Two months after developing this sore arm I'm beginning to think I need to take it seriously, quite seriously. So I got my montelukast renewed and plan to take it daily. I've been eating oily fish, sardines last night and salmon with cabbage and rice for Sunday lunch today. I had a heart health check last week - apparently commissioned by the NHS. I was told I probably need to lose a stone in weight. The last time I lost weight was when I thought I had wheat allergy and I lost half a stone. That was miserable - although it might have been the anti-histamines. I lost a few pounds on holiday and I guess I've put that back. I'm afraid my healthy meals probably won't help - they're far too filling. The nurse recommended exercise - she's right and provided I can stop my limbs going stiff I need to do more. If I "lose" my left arm and leg it's going to be challenging - right-handed table tennis possibly?

She took some blood and promised to get it tested for enzymes. As she took it from my left arm - which was full of gout - I wonder what enzymes they are going to find. I'll await the doctor's summons.


Friday, October 15, 2010

Elbow and fish

My left elbow is still a little sore and that's after about six weeks. I nearly got rid of it. Over five days earlier in the week I ate six meals of fish and just one of chicken and at the end the arm was just about back to normal. That shows the power of fish. Indeed the meals included a McDonalds fillet o'fish and other catered items.

Mostly it's not stiff - just a soreness which feels like stiffness. Regular readers will know most of my problems are on the left and it's quite worrying as I'm left-handed. I'm trying to make myself ambidextrous. Typing is an amidextrous activity and maybe I need to move the mouse to the right hand side - like everyone else - in order to prevent RSI on the left. Just to be clear, this problem is not at root RSI. As well as the stiffness there's a red rash  indicating that's where the salicylate reactions are concentrating at the moment.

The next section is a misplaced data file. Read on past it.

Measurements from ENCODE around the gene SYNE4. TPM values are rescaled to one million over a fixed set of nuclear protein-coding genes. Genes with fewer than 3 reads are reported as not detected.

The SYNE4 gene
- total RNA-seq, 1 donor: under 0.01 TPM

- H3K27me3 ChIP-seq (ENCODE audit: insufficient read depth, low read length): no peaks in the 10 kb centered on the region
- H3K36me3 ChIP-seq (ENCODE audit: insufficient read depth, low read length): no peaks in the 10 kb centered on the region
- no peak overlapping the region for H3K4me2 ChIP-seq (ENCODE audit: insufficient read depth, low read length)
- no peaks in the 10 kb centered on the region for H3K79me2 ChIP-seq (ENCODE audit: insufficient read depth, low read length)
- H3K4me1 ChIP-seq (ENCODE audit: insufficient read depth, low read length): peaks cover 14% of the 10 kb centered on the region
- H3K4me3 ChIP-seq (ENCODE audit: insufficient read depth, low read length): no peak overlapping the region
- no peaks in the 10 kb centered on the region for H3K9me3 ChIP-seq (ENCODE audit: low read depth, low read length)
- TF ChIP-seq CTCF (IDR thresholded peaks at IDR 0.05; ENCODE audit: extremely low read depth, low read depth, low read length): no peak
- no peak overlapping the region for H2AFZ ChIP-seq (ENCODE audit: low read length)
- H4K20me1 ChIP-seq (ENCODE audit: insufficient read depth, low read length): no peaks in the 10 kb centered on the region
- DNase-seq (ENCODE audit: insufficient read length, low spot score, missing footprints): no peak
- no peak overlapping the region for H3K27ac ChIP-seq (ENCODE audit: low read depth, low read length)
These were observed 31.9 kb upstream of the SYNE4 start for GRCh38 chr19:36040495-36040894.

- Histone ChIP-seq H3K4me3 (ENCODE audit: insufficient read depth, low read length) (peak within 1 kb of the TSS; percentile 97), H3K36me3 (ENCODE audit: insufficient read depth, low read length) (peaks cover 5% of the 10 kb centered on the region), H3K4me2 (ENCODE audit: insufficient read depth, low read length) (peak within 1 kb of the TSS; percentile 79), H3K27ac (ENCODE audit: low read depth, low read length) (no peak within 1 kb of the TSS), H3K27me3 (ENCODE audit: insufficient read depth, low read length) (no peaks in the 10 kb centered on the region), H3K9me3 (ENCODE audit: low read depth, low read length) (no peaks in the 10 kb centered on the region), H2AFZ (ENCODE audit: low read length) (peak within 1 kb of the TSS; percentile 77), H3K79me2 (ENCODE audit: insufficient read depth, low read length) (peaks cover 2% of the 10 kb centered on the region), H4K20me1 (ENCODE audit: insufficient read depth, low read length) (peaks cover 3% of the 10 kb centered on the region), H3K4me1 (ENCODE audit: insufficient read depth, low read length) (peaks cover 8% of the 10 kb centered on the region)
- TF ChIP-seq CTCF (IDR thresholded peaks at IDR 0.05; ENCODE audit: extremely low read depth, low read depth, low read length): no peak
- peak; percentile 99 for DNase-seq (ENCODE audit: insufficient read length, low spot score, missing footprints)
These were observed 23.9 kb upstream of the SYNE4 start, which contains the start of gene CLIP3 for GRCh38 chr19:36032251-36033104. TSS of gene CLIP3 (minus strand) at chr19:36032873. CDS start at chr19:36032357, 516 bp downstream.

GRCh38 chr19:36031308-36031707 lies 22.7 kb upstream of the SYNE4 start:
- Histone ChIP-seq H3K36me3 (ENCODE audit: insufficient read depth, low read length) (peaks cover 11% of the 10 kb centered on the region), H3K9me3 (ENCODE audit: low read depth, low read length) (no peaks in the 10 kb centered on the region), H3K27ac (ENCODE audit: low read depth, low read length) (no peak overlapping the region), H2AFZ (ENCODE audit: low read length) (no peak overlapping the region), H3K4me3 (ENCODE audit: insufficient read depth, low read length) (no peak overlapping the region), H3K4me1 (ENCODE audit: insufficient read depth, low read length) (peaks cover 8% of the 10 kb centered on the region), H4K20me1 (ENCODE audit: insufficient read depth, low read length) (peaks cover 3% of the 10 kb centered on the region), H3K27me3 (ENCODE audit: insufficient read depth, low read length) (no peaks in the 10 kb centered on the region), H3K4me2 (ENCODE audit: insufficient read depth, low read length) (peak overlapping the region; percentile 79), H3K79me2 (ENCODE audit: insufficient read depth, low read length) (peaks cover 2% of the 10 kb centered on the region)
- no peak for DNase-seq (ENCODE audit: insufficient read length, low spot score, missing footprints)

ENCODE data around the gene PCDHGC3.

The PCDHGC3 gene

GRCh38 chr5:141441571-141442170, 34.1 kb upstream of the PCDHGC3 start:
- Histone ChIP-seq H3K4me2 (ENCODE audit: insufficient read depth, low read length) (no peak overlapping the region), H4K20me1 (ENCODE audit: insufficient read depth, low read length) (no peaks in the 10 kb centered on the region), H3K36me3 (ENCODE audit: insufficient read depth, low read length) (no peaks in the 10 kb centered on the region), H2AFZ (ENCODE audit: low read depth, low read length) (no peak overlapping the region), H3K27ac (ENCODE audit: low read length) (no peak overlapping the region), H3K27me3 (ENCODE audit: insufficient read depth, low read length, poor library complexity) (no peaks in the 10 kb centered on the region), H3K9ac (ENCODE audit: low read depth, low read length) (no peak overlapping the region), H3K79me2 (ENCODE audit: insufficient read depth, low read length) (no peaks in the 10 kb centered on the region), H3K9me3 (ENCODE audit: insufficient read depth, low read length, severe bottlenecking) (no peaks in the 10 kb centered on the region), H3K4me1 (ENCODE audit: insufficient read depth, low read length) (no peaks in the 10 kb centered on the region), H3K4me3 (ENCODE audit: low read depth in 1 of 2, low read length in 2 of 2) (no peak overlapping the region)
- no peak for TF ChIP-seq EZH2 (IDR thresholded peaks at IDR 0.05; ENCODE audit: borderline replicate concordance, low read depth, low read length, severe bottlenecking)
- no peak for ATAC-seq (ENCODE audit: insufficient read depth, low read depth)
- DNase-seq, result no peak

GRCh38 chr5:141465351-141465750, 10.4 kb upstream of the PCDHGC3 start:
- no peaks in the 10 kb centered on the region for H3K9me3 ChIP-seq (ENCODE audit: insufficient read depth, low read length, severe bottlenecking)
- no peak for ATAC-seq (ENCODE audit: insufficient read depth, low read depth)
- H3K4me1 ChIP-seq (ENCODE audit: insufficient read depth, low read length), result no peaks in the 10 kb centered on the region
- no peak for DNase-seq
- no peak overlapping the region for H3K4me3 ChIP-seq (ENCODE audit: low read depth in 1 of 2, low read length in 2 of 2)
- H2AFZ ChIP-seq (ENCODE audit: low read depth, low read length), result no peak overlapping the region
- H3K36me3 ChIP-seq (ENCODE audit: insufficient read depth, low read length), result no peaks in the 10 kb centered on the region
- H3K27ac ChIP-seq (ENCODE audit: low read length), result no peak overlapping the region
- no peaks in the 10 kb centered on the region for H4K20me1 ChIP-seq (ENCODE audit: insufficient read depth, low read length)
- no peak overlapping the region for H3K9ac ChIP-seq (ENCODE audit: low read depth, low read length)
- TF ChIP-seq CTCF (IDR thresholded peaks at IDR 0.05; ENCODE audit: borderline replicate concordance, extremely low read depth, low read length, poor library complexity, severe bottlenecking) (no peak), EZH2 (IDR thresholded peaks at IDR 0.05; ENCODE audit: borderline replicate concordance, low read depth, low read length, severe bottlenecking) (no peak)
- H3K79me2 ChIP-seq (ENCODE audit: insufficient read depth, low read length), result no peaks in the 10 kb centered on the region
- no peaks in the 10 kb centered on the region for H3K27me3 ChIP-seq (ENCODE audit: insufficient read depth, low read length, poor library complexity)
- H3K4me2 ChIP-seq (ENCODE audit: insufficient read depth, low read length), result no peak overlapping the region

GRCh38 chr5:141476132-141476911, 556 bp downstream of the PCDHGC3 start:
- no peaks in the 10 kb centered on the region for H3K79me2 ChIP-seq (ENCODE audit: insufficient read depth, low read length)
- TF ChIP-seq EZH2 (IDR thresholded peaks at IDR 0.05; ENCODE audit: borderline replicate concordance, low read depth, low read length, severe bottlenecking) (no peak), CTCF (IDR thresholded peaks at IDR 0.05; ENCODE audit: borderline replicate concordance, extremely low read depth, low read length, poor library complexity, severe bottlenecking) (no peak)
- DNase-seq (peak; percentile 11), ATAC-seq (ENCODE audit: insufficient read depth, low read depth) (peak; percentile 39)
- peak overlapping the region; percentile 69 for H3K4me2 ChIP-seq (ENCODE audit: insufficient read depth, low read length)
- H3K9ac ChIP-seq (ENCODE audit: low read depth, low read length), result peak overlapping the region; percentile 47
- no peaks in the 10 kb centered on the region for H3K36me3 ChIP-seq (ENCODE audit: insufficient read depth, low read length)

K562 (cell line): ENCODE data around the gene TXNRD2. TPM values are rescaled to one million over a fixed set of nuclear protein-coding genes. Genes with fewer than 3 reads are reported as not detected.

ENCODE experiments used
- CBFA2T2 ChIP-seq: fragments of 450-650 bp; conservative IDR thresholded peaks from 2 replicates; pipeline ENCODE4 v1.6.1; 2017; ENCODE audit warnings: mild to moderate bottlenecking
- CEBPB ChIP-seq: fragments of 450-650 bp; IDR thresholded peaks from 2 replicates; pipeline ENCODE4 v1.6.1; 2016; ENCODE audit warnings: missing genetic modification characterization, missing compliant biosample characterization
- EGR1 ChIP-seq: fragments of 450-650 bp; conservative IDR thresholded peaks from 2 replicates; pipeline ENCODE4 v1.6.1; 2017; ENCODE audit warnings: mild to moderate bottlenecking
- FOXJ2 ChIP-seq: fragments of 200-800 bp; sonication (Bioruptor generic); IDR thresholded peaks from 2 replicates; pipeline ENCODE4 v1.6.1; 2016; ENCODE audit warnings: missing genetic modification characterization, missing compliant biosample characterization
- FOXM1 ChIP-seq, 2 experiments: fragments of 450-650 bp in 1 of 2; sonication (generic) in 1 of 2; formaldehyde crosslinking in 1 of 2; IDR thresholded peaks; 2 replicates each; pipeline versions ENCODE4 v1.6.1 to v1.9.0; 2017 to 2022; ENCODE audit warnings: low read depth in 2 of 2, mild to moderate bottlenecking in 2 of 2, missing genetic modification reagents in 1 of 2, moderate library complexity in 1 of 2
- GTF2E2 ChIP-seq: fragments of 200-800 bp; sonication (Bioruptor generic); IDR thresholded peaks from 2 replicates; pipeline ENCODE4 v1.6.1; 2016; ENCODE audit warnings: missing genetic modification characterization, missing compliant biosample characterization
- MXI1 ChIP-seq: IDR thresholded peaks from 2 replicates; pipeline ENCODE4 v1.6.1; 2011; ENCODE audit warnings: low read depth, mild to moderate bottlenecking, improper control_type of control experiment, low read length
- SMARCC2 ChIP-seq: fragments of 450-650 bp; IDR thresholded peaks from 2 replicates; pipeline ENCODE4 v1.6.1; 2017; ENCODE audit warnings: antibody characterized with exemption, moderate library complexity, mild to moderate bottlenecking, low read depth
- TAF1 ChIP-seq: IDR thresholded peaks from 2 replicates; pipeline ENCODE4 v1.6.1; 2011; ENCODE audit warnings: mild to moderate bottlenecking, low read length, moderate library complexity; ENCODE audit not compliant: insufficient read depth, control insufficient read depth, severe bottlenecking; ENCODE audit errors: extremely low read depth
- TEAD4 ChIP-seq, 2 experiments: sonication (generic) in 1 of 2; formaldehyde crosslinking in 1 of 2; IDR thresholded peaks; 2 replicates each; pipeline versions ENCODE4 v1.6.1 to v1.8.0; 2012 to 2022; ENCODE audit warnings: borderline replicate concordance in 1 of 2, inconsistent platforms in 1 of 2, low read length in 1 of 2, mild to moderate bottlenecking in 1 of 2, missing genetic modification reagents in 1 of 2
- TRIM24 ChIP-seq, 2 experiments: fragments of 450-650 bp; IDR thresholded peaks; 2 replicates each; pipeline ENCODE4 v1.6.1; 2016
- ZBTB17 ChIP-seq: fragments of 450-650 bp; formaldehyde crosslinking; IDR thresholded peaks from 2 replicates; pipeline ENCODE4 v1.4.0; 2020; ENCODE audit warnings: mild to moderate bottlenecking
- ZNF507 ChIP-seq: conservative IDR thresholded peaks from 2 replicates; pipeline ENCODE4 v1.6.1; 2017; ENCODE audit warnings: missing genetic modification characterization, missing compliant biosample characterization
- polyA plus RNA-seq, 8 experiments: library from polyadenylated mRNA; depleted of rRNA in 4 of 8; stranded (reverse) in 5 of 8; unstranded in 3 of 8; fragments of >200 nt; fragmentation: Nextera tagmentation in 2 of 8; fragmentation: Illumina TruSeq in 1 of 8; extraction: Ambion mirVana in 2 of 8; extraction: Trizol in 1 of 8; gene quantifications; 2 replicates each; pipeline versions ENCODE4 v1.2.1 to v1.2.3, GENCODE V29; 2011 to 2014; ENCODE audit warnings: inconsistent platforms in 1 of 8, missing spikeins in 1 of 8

Thursday, October 07, 2010

Good caterers!

I went to an event and gave them my dietary requirements. Yes, the caterers will do salicylate-free, I was told.

So there I am waiting for my dry  tuna and cheese sandwiches. Then I glance at the hot-dishes from which they are serving food. That looks good, I think. It looks like salmon, spinach and leek?

Sure enough it is. And everyone is eating a healthy salicylate-free meal. Now that's what I call good catering! Congratulations. (I wonder whether they got the idea from this site?)


But this is bad news...

Not long since I kept a packet of bean sprouts in the fridge for quite a long time. Has anyone ever successfully managed to cook bean sprouts?


Tuesday, September 14, 2010

UV therapy

Several weeks since I returned from holiday and The Splodge has not returned. It's tried once or twice - the odd bit of itching and small rash - but no sign of it making a come-back. So that's the benefits of sunlight therapy.

On holiday I ate fish and seafood and drank wine and ate olives and swam in the sea and was mostly healthy. Now back in the real world, small abuses build up. I've tried keeping fish in my diet and tried drinking wine. I blame the wine for the arthritis creeping up my left side. For there is the question of maintaining fitness. Walking is fine but time-consuming and not possible daily. Jogging is out of the question as my left knee gives way fast. So I tried some upper body exercises. I had done this successfully before going away but now all of a sudden my left elbow has gone stiff and swollen. I'm pretty certain it's salicylate because there's also a slight rash on the elbow, my left eye is a little sore and the left index finger is a little painful.


Thursday, August 05, 2010


On holiday in a hotter place than normal and pushing the limits. White wine every night. Liberal doses of children's hypoallergenic suncream.

Then at the end of one day my left shoulder and left chest glowed bright red with a specific pattern of redness stretching around the Splodge. It was odd as nowhere else was sunburnt and I wasn't conscious of having sat still in one position, although it was possible my left side had more sun exposure than the right after swimming.